Justin Smith wrote:
Here's my contribution to the ruckus:
WIth professional sports, there is typically a lot of $ involved, and I have no way of knowing if matches are fixed, or what the real rules are in the contracts, despite high levels of contact.
Hi, Justin. Interesting article. I'd like to raise too points:
The first is that while professional MMA events don't mirror reality as closely as they claim -- that TMA can work in real life demonstrates that -- that doesn't mean someone from an average dojo should get cocky. After a recent pay-per-view event, my Kali instructor gave a little speech to the effect that people don't lose those events (assuming they're not fixed, of course) because they suck but because they face someone who's better -- maybe younger, hungrier, more skilled. I think if MOST Aikido people went up against one of these guys would get killed. That doesn't mean Aikido sucks or that we, as Aikido practitioners suck, just that these gentlemen are very good. O Sensei could problaby pin one of these guys with his thumb; the rest of us, however, are not O Sensei.
I guess I'm saying is to be careful not to let your ego and your pride cloud your beliefs. Just because we're closer to reality on that chart than them doesn't mean we're better, it's just we have different priorities. (Personally, the gentlemen I've met who have doen such events at an amateur level are really nice guys, and I bet would be more interested in taking Aikido than lording over it. But that's just me.)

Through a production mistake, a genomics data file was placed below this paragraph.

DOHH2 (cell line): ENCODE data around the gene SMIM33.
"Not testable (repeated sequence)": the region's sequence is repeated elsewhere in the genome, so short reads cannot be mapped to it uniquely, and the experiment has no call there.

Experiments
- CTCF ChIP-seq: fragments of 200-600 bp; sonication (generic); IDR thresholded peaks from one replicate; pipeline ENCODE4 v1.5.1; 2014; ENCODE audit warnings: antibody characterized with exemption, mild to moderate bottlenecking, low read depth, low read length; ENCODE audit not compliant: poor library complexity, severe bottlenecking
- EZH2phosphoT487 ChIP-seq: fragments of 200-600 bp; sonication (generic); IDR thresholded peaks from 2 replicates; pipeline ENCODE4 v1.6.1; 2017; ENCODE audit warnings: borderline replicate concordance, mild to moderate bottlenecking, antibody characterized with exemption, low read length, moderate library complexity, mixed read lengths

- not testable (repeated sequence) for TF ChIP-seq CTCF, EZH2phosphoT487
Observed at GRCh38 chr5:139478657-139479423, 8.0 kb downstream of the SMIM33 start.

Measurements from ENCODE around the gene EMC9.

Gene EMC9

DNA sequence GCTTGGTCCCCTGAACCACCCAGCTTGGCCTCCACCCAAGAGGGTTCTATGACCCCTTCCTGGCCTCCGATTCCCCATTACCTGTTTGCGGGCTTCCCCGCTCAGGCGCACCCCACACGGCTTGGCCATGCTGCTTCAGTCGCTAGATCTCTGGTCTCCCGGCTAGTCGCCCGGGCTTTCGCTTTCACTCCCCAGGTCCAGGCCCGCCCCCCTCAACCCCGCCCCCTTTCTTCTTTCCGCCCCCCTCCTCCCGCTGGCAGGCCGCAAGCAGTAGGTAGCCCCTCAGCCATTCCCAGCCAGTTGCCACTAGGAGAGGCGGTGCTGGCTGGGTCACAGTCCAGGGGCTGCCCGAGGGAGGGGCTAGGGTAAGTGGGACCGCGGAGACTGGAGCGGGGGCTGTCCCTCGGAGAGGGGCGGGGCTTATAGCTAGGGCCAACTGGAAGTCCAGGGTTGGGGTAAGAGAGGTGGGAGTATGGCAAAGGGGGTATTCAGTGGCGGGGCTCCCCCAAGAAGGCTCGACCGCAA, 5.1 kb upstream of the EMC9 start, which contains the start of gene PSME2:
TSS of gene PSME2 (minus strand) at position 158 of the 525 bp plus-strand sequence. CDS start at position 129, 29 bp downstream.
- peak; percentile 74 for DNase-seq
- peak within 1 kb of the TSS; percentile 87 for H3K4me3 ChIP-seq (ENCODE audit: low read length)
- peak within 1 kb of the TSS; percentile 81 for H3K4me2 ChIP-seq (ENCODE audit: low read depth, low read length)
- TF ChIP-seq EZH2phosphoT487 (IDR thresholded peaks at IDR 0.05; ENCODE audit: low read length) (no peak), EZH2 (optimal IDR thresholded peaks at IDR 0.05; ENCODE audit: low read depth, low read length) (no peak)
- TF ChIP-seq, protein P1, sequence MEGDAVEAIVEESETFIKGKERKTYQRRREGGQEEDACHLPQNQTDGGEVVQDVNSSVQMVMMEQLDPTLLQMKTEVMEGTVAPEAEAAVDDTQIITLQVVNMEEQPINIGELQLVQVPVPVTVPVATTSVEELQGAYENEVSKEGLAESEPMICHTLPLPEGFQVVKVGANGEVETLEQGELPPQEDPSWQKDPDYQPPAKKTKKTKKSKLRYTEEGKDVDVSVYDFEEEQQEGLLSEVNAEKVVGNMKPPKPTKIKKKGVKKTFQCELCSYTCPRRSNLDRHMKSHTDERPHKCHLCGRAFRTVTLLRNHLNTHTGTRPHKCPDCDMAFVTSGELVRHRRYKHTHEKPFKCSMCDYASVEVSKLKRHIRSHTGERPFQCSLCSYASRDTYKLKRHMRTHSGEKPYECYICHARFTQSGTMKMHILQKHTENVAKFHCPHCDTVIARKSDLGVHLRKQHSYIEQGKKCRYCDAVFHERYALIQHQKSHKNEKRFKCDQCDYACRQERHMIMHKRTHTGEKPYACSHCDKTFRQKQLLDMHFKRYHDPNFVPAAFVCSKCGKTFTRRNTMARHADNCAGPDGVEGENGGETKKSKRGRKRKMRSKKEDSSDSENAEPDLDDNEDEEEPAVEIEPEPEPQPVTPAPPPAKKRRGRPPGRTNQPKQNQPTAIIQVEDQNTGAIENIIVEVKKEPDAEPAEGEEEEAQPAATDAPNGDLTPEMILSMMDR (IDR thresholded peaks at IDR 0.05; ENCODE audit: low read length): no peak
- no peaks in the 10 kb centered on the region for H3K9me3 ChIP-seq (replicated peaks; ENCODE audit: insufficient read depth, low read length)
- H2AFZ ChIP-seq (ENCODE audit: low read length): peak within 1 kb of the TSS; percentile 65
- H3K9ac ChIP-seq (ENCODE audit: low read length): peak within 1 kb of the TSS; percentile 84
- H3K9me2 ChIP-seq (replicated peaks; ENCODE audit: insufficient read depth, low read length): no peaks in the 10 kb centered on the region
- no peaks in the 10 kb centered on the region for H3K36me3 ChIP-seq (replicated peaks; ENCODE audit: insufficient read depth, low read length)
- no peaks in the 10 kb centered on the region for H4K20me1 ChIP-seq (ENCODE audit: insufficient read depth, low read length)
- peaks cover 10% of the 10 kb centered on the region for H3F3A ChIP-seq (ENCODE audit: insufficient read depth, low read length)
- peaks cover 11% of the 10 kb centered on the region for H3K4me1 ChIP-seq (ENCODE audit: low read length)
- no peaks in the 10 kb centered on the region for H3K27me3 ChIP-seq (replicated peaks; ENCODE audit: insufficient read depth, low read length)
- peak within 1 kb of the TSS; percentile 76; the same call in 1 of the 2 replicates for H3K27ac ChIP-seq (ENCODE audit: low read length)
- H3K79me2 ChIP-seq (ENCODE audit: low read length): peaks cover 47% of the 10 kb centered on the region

The other point is on the word "fad." This implies that MMA will come ago and leave us alone and we won't have to worry about it anymore.
The current popular interest may come and go, but the schools formed during this period will not. At one time or another over the last 50 year, Judo, Karate, Kung Fu, and Ninjitsu all enjoyed an upsurge in popular interest, IOW they were the fad du jour. But when the fad fades, legitimate schools were left behind. That's why long after he made a name by being in TV and movies, and can -- and have -- signed up for a class in Bruce Lee's Jun Fan Gung Fu. So, we can say that now, yes, it is MMA's turn to be the fad. But the MMA schools opening now won't go with the fad, if they play their cards right. And this, again, is not a bad thing; the only practical implication for the Aikido world is the background of the people who join the dojo. Historically it may have been people who started off in Judo and Karate; now add BJJ, Thai Boxing, and other such systems to the mix.
So I liked the article and agreed with some points. But I just wanted to add:
1. Don't let your ego cloud your judgment
2. MMA schools won't go away even if MMA events do.
Just a few thoughts.